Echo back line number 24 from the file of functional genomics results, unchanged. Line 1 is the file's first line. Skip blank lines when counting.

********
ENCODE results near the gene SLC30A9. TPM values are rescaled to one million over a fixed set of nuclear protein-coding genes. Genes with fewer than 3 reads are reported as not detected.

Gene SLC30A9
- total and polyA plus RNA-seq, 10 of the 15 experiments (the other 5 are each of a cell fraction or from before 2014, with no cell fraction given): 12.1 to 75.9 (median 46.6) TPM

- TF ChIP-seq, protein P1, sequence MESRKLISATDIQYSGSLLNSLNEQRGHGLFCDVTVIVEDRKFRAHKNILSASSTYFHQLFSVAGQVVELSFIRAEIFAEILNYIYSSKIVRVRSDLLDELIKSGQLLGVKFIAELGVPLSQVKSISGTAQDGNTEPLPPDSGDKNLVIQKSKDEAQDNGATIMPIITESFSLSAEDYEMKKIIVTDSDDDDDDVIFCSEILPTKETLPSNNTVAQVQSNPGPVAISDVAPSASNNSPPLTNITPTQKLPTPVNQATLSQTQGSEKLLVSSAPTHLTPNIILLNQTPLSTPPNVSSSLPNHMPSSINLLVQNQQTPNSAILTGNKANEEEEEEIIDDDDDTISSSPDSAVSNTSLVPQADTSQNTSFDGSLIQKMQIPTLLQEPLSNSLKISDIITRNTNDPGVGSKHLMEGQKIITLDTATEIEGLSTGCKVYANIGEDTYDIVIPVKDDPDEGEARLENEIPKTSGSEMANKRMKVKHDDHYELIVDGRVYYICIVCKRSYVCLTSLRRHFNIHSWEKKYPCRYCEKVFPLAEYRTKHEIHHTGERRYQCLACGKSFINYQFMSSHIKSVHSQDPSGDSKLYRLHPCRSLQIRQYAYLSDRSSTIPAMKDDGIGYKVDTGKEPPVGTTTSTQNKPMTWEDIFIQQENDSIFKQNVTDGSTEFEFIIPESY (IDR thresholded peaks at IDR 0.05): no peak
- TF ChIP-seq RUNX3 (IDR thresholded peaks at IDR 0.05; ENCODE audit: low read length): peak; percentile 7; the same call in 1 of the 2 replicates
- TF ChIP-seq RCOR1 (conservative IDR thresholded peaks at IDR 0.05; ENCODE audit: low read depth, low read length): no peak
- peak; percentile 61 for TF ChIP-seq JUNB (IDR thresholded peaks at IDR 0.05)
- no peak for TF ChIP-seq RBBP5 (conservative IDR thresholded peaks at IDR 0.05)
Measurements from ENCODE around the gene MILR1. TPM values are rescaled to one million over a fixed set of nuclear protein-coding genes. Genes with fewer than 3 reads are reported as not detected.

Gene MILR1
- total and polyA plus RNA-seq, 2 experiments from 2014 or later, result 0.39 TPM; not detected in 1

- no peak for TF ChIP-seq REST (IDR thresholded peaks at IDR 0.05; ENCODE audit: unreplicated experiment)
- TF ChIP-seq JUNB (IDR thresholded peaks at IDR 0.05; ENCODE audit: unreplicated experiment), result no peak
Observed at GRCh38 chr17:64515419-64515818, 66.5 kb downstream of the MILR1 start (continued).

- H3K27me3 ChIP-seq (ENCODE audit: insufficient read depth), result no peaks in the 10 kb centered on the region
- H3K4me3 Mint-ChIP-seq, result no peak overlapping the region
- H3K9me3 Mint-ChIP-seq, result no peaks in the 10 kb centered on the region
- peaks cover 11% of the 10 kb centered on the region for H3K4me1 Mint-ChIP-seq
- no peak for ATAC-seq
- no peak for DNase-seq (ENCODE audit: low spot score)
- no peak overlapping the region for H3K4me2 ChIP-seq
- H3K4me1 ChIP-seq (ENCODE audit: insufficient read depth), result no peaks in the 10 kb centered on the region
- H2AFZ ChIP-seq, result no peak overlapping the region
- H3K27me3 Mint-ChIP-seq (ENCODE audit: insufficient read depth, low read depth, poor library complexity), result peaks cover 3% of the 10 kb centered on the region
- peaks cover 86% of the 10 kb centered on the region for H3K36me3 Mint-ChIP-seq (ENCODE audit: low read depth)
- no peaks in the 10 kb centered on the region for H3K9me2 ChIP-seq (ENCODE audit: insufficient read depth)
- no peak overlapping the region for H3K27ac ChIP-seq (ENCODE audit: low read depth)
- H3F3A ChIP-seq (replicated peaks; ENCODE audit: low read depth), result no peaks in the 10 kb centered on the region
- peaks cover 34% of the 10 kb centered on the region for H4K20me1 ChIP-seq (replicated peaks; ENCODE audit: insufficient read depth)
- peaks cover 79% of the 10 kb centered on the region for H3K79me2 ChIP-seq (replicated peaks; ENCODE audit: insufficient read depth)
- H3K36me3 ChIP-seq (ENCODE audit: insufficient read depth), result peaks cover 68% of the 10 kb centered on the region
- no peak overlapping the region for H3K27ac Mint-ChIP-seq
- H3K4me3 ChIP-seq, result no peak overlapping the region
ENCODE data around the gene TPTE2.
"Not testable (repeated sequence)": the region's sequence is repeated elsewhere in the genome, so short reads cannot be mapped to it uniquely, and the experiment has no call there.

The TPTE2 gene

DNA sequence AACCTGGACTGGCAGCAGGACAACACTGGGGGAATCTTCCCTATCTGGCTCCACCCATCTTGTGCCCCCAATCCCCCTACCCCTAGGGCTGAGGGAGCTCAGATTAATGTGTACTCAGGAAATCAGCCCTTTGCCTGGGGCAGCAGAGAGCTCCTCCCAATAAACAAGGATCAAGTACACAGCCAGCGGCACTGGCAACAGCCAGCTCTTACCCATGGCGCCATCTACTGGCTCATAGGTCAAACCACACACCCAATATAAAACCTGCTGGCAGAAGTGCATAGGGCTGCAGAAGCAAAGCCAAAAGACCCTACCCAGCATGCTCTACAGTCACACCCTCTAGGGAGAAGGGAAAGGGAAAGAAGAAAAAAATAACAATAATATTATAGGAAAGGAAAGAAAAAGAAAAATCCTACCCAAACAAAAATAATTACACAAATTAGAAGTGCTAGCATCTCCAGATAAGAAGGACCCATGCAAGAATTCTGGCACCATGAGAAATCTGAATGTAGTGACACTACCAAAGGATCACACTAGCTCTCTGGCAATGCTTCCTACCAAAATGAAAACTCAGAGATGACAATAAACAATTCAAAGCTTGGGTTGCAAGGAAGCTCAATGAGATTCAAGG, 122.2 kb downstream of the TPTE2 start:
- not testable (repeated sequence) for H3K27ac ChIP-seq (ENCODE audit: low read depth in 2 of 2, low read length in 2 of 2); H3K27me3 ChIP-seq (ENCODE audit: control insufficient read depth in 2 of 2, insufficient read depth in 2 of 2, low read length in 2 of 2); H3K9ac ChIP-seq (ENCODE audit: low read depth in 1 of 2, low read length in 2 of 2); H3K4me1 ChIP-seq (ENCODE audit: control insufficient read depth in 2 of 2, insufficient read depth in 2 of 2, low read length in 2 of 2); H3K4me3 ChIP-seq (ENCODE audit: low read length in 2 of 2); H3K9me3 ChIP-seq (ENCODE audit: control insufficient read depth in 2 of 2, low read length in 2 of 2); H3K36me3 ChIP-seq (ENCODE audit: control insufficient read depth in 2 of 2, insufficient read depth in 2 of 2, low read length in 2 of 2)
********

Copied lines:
- H3K27me3 Mint-ChIP-seq (ENCODE audit: insufficient read depth, low read depth, poor library complexity), result peaks cover 3% of the 10 kb centered on the region